This 3 lines of code are used by some encoders to get EIP into ECX register:

fnstenv [esp-C]
pop ecx

The 2 first instructions push some datas on stack and we get one of this into ECX on the last line.

I have tried this code in a very basic poc. It works fine.

But in real life (in a Buffer overflow application), ecx contains 0x0000000 and I do not understand why.

The only thing I know is ESP value has been changed, but points in the middle of a big buffer.

Are there some rules on ESP ? Can ESP points anywhere (on an allocated memory region of course) ?

For example if I create a global variable in my program: unsigned char buf[1024]. Can I set ESP to buf+512 and call PUSH, fldz or fnstenv instructions ?


  • You might require fninit before the fldz, to initialise the FPU state explicitly. Jan 24, 2023 at 23:44

1 Answer 1


ESP always points to the top of stack. Do you really understand stack concept? If you overwrite esp with random value, the application can crash.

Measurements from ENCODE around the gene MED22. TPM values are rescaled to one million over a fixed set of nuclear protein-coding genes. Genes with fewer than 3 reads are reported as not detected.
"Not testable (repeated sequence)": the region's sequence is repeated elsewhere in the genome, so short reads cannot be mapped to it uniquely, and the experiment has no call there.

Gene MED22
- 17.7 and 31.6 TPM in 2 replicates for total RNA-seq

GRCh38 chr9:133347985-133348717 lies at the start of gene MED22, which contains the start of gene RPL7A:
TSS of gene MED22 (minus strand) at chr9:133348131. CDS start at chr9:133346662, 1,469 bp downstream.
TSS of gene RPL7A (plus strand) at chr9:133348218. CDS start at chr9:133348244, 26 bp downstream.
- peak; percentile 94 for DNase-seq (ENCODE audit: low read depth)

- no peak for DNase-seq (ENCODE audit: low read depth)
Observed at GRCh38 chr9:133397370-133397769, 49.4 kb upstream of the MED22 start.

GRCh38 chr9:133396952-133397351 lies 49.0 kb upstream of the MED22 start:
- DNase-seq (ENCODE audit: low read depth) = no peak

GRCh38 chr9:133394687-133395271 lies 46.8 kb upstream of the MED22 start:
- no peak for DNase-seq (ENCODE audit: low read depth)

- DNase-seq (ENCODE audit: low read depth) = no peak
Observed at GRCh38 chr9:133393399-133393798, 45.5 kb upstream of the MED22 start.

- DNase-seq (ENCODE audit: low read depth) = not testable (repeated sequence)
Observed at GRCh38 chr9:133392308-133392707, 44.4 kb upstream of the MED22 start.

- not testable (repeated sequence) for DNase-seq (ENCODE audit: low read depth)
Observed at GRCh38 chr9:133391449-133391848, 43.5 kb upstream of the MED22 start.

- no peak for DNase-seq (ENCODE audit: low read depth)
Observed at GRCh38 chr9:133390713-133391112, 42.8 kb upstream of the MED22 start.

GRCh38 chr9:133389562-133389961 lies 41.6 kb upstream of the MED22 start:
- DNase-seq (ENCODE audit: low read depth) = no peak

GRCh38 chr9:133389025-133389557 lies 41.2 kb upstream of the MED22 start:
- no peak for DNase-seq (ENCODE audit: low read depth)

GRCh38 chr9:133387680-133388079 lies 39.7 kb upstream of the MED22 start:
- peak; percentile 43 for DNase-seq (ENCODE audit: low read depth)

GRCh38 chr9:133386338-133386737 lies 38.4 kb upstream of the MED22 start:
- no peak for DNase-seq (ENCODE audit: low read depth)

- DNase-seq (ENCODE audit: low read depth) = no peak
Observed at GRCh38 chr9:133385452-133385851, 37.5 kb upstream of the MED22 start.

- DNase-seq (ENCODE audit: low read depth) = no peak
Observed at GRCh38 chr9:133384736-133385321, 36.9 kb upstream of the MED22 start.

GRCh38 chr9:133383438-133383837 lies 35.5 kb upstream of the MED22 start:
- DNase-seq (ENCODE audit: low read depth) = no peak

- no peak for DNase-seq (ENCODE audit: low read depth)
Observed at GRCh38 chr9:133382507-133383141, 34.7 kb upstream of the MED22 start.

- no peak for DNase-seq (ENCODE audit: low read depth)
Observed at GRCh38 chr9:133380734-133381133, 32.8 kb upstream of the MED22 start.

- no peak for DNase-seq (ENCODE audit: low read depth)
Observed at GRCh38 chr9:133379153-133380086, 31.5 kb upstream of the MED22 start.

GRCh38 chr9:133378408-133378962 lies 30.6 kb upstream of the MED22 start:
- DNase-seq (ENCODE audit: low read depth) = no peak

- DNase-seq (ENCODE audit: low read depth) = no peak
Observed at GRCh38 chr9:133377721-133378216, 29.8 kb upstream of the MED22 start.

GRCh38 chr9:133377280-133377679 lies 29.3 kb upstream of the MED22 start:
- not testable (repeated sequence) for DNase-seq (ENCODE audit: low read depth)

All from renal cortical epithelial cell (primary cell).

fldz - Push +0.0 onto the FPU stack. fnstenv - Store FPU environment in the area which is placed on memory in your case. [esp-C] - this is memory pointer. pop ecx - just pop dword from the top of stack to the ecx

What do you want to do with this code? Describe your task.

  • I know what is stack and how it works. The os creates a memory space for the stack. My question is will it work if i put an esp value that points on another memory space. I am not talking about a random memory space. I am talking about a buffer i control. I want to know if the cpu will detect this is not the memory space dedicated for stack
    – Bob5421
    Jan 25, 2023 at 6:07
  • You can change ESP, but after that pop/return instruction will work incorrect and call/push will store ret_addr/value outside the stack, because you change stack pointer(a location where data was stored). You can use ESP as general purpose register.
    – strannyi
    Jan 25, 2023 at 9:06

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